Warning: Contains explicit material that may be offensive to some writers
‘It looks like he’s a writer, so he’s probably unemployed.’
These are the kind of words that kill faeries. Somewhere, a writer slumps in their ergonomic chair in the midst of creating an epic mind-bending novel. Aware of the novel’s power, it is left to the writer’s nephew, Tim, (along with a large sum of money) to see the novel to completion but the responsibility of the task tears his family apart. He grows reclusive and cannot leave his mansion, but Frank (Tim’s jealous long-lost brother) arrives and threatens to ruin the novel’s ending, forcing Tim to overcome his fears and save mankind from the dreaded cliché. Or something like that.
*clears throat* Is it warm in here? Anyhoo.
The point is, she said, ‘It looks like he’s a writer, so he’s probably unemployed’
I felt compelled to defend my writerly friends who are completely employed with the hard graft that is writing and said “Do you know how many people you’ve offended?”
Well, a hell of a lot more now that I’ve told everyone. But this comment was flippant not vindictive, she barely knew she’d said it until I pounced on it. It leads me to ask – how did this happen? How are creative writers so misconstrued that this becomes a default response (even from my lovely friend)?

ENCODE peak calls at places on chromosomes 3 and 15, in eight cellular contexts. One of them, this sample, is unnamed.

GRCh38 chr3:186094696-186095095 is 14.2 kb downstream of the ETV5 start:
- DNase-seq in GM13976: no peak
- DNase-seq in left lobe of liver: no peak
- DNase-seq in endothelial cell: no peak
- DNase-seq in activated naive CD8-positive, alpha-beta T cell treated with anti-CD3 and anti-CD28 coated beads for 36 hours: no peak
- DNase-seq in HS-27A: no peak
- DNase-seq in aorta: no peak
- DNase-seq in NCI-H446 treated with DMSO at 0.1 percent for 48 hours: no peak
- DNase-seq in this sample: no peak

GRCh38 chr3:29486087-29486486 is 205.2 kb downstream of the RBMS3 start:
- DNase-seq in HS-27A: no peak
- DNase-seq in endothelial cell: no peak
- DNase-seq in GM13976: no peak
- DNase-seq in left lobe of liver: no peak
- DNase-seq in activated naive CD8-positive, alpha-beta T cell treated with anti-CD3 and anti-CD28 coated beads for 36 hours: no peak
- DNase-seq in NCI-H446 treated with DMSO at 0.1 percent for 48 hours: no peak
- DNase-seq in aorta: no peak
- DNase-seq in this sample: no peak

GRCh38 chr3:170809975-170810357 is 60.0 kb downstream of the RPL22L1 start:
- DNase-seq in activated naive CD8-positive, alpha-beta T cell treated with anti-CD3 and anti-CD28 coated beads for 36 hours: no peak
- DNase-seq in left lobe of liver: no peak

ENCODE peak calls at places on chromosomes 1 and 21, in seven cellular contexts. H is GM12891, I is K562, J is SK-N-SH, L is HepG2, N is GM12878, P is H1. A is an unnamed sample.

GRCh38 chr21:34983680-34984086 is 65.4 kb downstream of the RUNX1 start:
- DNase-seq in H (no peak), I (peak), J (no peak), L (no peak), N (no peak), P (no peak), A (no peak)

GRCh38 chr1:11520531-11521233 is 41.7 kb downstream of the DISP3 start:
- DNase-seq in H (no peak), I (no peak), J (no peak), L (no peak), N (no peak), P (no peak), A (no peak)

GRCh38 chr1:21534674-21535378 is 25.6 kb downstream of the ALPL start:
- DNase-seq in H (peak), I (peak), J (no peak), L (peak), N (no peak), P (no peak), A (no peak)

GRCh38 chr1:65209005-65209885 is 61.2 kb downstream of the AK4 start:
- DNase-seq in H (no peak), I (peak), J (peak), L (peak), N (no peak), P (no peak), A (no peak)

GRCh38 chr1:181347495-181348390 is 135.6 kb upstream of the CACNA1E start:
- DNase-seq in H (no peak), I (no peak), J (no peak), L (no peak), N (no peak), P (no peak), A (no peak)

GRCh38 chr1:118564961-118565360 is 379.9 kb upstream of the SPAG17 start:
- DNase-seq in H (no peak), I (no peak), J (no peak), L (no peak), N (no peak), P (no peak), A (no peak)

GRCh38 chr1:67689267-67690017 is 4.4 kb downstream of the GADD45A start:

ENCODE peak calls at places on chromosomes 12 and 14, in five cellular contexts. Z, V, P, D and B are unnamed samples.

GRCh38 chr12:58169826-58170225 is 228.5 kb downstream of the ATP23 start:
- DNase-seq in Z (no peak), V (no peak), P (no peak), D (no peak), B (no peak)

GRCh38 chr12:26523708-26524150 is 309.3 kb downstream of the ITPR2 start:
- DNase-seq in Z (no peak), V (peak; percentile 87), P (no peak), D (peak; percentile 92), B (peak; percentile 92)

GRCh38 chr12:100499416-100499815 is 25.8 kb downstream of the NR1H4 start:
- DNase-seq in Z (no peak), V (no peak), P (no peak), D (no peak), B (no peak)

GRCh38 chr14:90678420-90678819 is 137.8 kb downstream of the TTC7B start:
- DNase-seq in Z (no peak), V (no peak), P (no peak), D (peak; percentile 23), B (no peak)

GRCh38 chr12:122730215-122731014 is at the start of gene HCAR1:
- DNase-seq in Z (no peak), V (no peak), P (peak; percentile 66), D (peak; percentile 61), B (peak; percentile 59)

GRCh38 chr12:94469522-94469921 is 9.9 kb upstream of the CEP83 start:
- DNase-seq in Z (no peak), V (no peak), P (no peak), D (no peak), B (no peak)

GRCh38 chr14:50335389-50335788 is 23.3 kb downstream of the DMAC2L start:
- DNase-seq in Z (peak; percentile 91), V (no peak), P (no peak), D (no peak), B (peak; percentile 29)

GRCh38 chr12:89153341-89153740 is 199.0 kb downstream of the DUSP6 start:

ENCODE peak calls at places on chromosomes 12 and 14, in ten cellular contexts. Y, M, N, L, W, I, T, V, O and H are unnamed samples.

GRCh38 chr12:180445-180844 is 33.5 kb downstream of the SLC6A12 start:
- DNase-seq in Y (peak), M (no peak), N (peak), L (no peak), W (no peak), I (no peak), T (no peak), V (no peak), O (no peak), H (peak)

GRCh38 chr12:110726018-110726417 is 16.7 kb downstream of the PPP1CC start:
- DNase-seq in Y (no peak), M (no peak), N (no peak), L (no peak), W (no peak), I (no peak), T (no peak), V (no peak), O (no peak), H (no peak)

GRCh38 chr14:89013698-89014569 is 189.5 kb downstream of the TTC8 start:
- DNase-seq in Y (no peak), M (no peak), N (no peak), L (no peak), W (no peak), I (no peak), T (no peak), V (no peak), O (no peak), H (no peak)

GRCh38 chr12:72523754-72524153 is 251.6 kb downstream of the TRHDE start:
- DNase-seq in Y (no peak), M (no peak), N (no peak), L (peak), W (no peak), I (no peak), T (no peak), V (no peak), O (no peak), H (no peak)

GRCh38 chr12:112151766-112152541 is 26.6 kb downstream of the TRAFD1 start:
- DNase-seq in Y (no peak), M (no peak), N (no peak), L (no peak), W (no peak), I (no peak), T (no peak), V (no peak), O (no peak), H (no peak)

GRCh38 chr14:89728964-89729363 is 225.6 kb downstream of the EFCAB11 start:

Well, it’s not recognised as a occupation, is it? Not in my experience. While growing up, my school’s curriculum focused on employment rather than self-employment, leaving it absent from the A-Z list of careers. There were viable vocations and then there were dreams. Those with an interest in creative writing were largely (and somewhat paradoxically) steered towards journalism (or maybe it explains a lot?). Even in my teens at the peak of my writing output, I developed the belief that writing was secondary to a real job.
And most jobs are misunderstood, not just writers. Even your description for your real job, using your own words at census time (admittedly in a fairly small space) does not adequately convey what you do do.
Although these days I write solely to write better, I still find myself haunted by the same ‘get a job’ stigma that Amanda Palmer experienced when she worked as a living statue. I’m not intending to earn from writing, yet I’m unable to view it as a hobby like gardening, or knitting or baking. I freely admit to the half-finished quilt I have lurking in the cupboard, why should my patchwork novel be any different? Of course, it’s not any different, but it doesn’t change how I feel, which by extension re-enforces the perceived stigma.
You’re wondering about the Pink Floyd thing aren’t you?
Well, in my late teens, I screwed up my nose in disgust when a friend mentioned a band he liked. Surprised by my apparent aversion, he shot me a few questions under the mistaken belief I actually knew something on the topic. Oh. Ah. Well. Er. Hmmm. I racked my brain trying to justify how I’d even come to that decision. Oh yes, I had other friends who disliked them. And they had that weird album cover. Oh! And that – no – that was all the evidence I had. Intelligibly I said, “I just don’t think I’d like them.’
He shrugged, “It’s OK,” he said, “We’re all ignorant of music we haven’t heard.”
Writing is like Pink Floyd. Until you experience it, all you have are notions.